For cartographic purposes, Mercury has been divided into 15 geographical regions (Figure 17). The Mariner 10 television cameras were able to take pictures of the planet s surface corresponding approximately to only 9 of these 15 regions because the same hemisphere was illuminated during all three encounters as a consequence of the synchronous nature of Mercury's rotation and the orbit of the spacecraft around the Sun. This Atlas is divided into 9 sections, each representing one of the cartographic regions. The name and H ( prefix for Mercury ) number of each region are shown in Figure 17. The regions presented are H-1, H-2, H-3, H-6, H-7, H-8. H-11, H-12, and H-15.
All sections of the Atlas are arranged in the following manner: A 1:5,000,000 shaded relief map and a computer-generated photomosaic are presented first on facing pages for general reference. Subsequent material includes enlargements of portions of the photomosaics, individual high-resolution pictures, mosaics of small areas, and stereo pairs located within the boundaries of the cartographic region. The photomosaics are designated by the letter A for the 1:5,000,000 format and the letters B, C, ... for the enlarged versions (e.g., 1-A, 1-B, ...). Individual pictures, small mosaics, and stereo pairs are designated by a numerical identification (e.g., 1-1, 1-2, ...), where the first digit denotes the cartographic region and the second digit is its identification within the region.
Footprint locations of individual pictures and stereo pairs have been plotted on the shaded relief maps. In cartographic regions H-1 and H-2, where high-resolution, third-encounter photographs were obtained on the planet's limb, footprints are provided both on the limb mosaic and on the shaded relief map. Footprint maps are identified by a 3 unit symbol ( e.g., 1-F1, 1-F2, ... ), u-here the first digit denotes the cartographic region and the last two symbols are its identification within the region.
The shaded relief maps are adapted from the 1:5,000,000 series rendered by airbrush artists in the Cartographic Section, Branch of Astrogeological Studies. U.S. Geological Survey ( USGS ), Flagstaff, Arizona. These maps show the topography without reference to albedo or sun direction, factors which combine to produce a surface appearance often quite different from that in the pictures. Names of surface features and the latitudes and longitudes on the maps make the first page the major reference for each section.
All photo products were produced using computer techniques and software developed in the Image Processing Laboratory (IPL) of the Jet Propulsion Laboratory (JPL), California Institute of Technology. The pictures have been high-pass filtered and contrast enhanced to accentuate surface detail. Pictures used in photomosaics or in stereo pairs have been geometrically transformed to an appropriate projection. A picture element size of 0.4 km was used in the mosaics and a video film converter was used to record the entire photomosaic on 8 by 10 in. film to preserve the resolution inherent in the photographs.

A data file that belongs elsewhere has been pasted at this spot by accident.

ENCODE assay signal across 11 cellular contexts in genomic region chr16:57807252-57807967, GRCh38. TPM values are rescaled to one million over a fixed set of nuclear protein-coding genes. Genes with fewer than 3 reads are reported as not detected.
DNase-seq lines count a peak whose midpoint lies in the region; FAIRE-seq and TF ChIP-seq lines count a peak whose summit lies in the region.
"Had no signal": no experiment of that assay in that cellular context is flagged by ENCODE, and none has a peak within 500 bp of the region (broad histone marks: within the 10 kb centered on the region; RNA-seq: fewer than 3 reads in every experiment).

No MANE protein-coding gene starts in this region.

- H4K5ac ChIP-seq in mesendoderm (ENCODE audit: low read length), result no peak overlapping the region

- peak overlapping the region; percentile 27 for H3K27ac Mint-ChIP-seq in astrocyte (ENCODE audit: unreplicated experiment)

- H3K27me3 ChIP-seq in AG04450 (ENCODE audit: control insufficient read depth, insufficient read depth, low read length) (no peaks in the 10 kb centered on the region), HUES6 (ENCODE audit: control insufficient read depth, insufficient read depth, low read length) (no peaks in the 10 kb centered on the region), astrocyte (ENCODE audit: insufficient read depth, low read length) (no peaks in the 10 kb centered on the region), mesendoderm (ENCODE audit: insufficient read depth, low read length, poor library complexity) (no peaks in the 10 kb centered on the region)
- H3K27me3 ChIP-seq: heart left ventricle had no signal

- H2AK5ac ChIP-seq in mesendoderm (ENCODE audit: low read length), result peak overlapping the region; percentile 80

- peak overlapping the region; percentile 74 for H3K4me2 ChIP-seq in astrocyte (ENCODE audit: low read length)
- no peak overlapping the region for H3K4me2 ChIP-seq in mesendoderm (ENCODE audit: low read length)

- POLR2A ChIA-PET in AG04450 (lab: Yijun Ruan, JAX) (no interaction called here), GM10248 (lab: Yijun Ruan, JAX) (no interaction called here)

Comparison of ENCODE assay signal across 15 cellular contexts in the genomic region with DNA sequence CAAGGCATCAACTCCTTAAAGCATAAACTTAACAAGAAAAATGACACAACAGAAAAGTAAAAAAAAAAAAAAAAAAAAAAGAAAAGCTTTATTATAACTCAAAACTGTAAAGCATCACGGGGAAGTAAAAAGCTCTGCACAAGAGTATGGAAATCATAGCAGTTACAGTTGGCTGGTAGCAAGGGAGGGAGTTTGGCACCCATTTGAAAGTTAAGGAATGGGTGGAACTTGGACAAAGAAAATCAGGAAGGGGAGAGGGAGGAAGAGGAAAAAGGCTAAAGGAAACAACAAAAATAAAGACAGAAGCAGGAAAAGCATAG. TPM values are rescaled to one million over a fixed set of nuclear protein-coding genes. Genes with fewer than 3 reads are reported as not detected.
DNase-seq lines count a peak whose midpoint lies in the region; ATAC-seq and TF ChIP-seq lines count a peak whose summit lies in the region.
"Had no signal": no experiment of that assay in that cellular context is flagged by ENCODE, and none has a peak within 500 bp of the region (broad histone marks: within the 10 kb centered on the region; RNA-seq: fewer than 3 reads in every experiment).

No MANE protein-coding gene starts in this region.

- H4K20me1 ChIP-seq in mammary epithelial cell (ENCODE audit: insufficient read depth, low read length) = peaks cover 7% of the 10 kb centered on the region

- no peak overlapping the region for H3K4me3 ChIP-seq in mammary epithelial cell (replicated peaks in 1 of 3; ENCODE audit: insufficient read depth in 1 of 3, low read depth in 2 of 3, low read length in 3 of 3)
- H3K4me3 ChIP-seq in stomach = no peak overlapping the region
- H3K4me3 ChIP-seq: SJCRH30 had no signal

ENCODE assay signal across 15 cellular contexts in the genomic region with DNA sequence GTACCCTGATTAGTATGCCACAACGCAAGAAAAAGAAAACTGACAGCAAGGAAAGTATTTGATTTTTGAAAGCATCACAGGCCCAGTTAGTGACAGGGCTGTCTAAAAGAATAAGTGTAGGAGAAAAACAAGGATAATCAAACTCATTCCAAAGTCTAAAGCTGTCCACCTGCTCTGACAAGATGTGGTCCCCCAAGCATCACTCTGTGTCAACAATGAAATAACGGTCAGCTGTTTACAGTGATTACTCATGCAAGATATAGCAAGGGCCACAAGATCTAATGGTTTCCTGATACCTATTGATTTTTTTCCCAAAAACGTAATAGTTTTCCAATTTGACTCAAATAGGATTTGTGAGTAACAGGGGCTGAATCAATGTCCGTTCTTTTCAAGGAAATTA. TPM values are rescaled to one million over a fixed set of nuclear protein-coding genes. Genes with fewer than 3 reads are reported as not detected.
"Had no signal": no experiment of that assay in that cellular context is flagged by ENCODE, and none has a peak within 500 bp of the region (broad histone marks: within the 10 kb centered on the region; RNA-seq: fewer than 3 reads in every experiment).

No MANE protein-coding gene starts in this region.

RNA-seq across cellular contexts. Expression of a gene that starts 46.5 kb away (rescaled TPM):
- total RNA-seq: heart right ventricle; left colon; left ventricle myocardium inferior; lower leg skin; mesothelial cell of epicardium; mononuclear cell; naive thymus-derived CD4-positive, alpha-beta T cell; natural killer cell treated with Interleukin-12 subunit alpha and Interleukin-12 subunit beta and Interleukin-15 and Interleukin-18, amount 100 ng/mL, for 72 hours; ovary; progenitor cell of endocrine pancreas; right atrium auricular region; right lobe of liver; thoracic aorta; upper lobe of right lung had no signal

During the first flyby encounter, full coverage of both hemispheres was obtained with a resolution of about 2 km. Individual pictures were processed by IPL and mosaicked by USGS to produce Figure 18, a view of Mercury as seen from the approaching spacecraft, and Figure 19, a view of Mercury as seen from the departing spacecraft.
The second encounter, 6 months later, was on the illuminated side of the planet. Twenty sequences, composed of 18 pictures each, yielded coverage of an area extending from the equator to the south pole and encompassing the south portions of both hemispheres photographed earlier. The pictures were obtained at rapidly changing ranges and viewing angles, thus preventing the combination of the raw photographs into a global mosaic. Therefore, each frame was processed by IPL as an orthographic projection with an origin at 55° latitude and 100° longitude. Figure 20 is a mosaic of these pictures and provides a global view of Mercury as seen by the spacecraft as it passed above the point of projection. 'The only illuminated area not photographed during the three encounters was north of the equator between the limb coverage of the first encounter. This "gore" is especially evident in the H-2 region.
Pictures taken during the third encounter, 1 year after the first visit to the planet, are identified by their striplike configuration (see, for example, picture 1-13). Very high-resolution pictures were obtained in specific areas of interest identified during the first pass.
The Caloris basin, bisected by the morning terminator, is the most prominent feature discovered on Mercury. Because of its importance. a special mosaic, Figure 21, was constructed at JPL from the highest resolution pictures of the area obtained during all three encounters. Each photograph was scaled to a similar proportion and additional enhancement matched tone contrast from one picture to another. To eliminate foreshortening and suppress picture edge effects inherent in Figure 21, a stereographic projection was made of the Caloris Basin (photomosaic 3-F).